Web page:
When people responded to Jesus’s call, things happened. We are used to hearing that the blind see, the deaf hear, the lame walk: the gospels are full of those stories. But here is a unique one: the poor are provided for. We, in the rich west, must remember that in some ways we are like Zacchaeus. We have become wealthy by robbing the poor in other lands. Of course we did not personally do it, and the whole business is extremely complex; but there is little doubt that our industrial and financial base was built on the swag of Empire; that the present world economy is organised for the benefit of the rich. It is of some comfort that Jesus came to Zacchaeus’s house: under the terms of the preaching of Amos the rich (especially the corrupt rich) might not have much hope. But Zacchaeus’s response to Jesus was to make restitution to those he had robbed. By so doing he made it clear to everyone that the transforming work of God was alive in his heart, and that the day of salvation was here.

Tuesday, 16 October 2007

Luke 18 1-8 The judge and the widow

We are told that this parable is about prayer. The suggestion seems to be that we are to be like that terrier of a widow woman snapping at the heels of the judge until he eventually gives her justice. We are to be persistent and nagging in prayer: God will finally, if reluctantly, relent and we will be vindicated. But such an interpretation would have terrible consequences: it would portray the church as a poor defenceless bereaved widow with no-one to plead for her: forced by circumstances to plead her own’ case: having no advocate. This hardly seems a biblical’ picture: for throughout the New Testament both Son and Spirit are described in precisely those terms as advocate that is what comforter means (one who is strong and comes alongside like a “friend” in a union dispute; one who pleads for the church. Indeed the church is not a widow but the bride of Christ. Secondly it portrays God in a poor light, too. He only gives in because he is afraid for his own reputation as judge.

But this parable is a typical bit of ancient logic: the Jews called it qal—wahomer we might say an argument from lesser to greater: the NT is full of it. Sometimes it is obvious and it says, “How much more...” Here we are left to work it out for ourselves.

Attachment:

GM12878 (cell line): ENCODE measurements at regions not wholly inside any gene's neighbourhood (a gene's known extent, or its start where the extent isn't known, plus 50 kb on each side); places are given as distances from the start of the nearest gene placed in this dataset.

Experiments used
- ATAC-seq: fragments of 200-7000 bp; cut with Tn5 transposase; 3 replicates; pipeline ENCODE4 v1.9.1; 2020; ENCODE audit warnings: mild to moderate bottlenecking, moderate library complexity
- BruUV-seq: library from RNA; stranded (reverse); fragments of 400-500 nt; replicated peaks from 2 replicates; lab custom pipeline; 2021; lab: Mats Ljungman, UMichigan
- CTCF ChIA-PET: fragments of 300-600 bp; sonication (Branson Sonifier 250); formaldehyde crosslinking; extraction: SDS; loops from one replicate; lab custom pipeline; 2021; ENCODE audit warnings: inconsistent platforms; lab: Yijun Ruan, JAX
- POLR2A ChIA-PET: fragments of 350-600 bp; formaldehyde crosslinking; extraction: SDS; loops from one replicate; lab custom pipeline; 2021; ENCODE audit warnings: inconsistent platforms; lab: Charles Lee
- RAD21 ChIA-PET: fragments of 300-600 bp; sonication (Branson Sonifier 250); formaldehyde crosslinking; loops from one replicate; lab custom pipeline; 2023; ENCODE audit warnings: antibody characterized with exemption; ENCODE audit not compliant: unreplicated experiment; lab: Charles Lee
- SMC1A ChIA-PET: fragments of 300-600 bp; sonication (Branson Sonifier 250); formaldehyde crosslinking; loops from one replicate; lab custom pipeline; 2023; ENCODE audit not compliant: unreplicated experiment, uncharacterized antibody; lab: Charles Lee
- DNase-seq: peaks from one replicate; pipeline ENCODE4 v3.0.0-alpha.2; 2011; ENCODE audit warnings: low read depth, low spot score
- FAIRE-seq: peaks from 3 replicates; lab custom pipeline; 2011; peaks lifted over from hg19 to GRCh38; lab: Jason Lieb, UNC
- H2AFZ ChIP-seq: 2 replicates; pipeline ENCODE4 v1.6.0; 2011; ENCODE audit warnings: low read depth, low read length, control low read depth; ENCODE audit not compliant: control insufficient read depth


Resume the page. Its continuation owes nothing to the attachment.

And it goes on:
On the one hand here is a poor widow pleading her case with a totally venal judge: despite her weakness. and his corruptness he eventually grants her request. On the other here is a lovely bride, whose eloquent husband is pleading her case before a judge whose mercy is unassailable, whose justice is unquestionable, whose power is irresistible. This is qal wahomer on a colossal scale.

The parable, then, is a great reassurance. Luke’s gospel is notable for its taking or board anxieties about the Lord’s delay.’ The old prayer ‘How Long so prevalent in the psalms and prophets was beginning to creep into the prayer life of the church too. It is surely significant that this parable is not reported by either Matthew or Mark. Luke places it right at the end of his discourse on the coming of the Son of Man. The book of Revelation describes the martyrs in heaven crying in desperation to their God, “How long Sovereign Lord before you judge the people of earth and avenge our death?” The widow’s request is couched in similar terms: “I want justice against my enemy”. The question How long is posed 15 times in the psalms alone! It is a question somewhat unfashionable in modern worship. But is that a reflection on our comfortable life style? The how long question has always been on the lips of martyrs and the oppressed - not the oppressors it was always the question of the widow not the well-off. Debtors longed for jubilee: creditors were glad that the steam had run out of jubilee theology. A desire for Christ’s coming burned bright in the church of Paul and Luke. It no longer burns with passion in our souls: where it is talked about it is more dreaded than welcomed. The How long, has become a Not quite yet Lord!

But the parable is notable for another echo of Revelation, too. The barbed question with which it ends: “But when the Son of Man comes will he find any faith on earth?” That is the other classic prophetic question. For the how long question could be posed of God’s people too! Thus it picks up the demand “Be thou faithful until death”. The question has now been turned inside out. God’s faithfulness is not in doubt - he will come and not be slow. The reason for his delay is not his injustice but his mercy. He is delaying to give man time to be faithful.

Thus this parable is less about prayer than it is about faithfulness. When his people are as passionate about justice as God is, then his kingdom will come. The parable comes at the end of a passage which begins with the observation: the kingdom of God is among you. Now perhaps we can begin to see that if it is about prayer at all it is about prayer in the sense that can be defined as an exploration of the will of God - a journey into his heart. It is about the most important petition prayer “Thy kingdom come — thy will be done”. The classic question